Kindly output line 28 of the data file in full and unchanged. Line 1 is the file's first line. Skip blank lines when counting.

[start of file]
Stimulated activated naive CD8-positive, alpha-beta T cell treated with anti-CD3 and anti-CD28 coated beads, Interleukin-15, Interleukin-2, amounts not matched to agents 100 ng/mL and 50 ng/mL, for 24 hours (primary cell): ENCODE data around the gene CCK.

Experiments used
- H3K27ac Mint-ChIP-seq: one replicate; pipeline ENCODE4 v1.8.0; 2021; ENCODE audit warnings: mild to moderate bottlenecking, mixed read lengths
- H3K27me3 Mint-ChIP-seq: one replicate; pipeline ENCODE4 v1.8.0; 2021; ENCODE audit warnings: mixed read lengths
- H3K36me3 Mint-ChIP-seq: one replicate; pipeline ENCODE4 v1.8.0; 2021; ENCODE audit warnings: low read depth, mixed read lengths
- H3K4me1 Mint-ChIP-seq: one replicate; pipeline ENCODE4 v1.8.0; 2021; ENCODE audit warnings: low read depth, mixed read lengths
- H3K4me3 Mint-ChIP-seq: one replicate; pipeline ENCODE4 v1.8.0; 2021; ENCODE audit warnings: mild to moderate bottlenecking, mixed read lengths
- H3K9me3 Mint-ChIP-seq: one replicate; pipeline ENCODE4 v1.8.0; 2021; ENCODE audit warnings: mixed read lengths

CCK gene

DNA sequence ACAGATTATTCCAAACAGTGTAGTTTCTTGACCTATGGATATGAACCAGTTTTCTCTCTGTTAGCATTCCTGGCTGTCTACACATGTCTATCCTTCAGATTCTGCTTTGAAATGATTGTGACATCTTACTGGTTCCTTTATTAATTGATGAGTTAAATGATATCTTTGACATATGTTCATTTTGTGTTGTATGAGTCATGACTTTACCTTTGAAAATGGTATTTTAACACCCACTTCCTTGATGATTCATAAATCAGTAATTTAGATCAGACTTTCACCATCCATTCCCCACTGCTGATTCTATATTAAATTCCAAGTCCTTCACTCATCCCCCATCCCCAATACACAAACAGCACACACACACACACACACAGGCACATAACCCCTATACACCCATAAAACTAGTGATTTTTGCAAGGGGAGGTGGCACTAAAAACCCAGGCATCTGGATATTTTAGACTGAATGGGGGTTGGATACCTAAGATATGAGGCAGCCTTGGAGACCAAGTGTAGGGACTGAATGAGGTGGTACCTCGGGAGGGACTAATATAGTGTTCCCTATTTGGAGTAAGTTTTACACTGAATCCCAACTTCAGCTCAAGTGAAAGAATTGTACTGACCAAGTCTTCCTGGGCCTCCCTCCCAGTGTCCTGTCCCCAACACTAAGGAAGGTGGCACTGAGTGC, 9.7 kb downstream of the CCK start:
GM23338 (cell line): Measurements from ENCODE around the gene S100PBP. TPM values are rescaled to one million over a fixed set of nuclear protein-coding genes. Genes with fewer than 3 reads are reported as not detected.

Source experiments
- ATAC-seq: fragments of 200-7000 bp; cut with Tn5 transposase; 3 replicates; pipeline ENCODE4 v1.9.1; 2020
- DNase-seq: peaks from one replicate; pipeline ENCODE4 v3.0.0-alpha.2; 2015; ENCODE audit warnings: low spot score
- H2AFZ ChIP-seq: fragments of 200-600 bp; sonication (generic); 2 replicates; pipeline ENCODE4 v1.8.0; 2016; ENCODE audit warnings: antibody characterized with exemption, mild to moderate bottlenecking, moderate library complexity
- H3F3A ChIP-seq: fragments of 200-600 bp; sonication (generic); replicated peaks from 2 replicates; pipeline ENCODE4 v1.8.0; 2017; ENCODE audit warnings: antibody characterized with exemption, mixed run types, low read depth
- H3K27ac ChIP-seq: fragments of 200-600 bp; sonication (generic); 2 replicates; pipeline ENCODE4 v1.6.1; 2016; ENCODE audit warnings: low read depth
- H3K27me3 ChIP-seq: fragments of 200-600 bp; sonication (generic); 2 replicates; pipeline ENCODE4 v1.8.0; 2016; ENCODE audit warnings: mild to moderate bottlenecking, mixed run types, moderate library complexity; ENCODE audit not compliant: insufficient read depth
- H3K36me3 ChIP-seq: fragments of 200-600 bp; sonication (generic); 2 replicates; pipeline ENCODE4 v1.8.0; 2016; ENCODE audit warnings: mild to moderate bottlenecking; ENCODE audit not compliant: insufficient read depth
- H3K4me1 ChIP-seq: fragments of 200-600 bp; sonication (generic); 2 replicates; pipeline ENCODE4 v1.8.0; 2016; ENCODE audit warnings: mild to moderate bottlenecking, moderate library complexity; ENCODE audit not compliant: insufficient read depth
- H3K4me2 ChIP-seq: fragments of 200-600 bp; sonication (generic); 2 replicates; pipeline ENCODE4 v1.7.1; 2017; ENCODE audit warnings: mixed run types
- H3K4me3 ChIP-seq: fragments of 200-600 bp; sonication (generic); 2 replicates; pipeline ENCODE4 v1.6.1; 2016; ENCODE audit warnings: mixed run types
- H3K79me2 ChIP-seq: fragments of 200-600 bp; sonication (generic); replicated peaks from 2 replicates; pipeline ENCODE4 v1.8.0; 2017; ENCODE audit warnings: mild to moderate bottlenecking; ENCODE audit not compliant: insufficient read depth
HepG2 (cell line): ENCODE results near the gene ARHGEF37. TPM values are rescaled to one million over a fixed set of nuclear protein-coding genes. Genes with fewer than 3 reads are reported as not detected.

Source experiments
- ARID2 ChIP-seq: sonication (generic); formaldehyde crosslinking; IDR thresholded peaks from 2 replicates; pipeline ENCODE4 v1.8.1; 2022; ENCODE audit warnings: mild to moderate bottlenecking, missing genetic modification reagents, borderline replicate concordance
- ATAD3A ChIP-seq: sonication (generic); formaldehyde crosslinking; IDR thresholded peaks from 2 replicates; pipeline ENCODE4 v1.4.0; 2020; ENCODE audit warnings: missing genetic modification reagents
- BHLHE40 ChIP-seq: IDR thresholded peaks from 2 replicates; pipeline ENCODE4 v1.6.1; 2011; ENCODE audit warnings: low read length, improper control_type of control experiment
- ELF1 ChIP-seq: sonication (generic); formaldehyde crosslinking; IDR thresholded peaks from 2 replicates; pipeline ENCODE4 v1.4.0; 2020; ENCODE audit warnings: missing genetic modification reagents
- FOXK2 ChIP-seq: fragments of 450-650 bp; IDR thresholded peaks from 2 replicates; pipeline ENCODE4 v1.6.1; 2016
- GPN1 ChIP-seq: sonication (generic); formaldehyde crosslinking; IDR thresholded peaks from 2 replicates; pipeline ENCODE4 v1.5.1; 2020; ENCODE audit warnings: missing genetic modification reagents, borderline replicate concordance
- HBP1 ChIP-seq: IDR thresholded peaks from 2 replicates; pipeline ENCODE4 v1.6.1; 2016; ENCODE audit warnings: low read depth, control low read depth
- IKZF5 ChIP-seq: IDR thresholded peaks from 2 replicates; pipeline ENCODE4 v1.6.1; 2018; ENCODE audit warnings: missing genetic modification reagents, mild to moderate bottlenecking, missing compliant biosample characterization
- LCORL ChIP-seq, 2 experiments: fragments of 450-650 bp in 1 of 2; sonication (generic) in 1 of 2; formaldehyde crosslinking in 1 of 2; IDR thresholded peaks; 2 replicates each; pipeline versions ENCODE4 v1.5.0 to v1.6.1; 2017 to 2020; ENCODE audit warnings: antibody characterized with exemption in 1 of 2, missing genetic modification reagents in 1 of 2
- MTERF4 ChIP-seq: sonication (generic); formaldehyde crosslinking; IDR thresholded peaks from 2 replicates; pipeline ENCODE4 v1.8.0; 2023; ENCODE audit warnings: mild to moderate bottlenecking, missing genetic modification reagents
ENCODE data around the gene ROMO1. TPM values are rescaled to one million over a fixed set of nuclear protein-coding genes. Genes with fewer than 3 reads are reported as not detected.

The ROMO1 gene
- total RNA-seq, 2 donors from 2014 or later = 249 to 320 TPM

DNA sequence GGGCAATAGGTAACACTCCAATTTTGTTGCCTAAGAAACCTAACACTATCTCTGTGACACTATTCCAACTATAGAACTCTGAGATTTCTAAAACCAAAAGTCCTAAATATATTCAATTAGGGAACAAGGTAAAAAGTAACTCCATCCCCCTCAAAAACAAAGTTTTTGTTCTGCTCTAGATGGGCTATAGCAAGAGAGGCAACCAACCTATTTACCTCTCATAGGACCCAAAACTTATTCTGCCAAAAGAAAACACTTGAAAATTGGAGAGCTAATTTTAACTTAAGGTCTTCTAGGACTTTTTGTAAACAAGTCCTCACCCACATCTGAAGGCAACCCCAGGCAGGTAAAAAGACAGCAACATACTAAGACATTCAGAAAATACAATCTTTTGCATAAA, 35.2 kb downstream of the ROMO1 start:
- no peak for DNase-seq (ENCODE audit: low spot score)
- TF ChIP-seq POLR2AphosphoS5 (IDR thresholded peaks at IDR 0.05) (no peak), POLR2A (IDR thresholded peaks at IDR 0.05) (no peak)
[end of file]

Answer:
- BHLHE40 ChIP-seq: IDR thresholded peaks from 2 replicates; pipeline ENCODE4 v1.6.1; 2011; ENCODE audit warnings: low read length, improper control_type of control experiment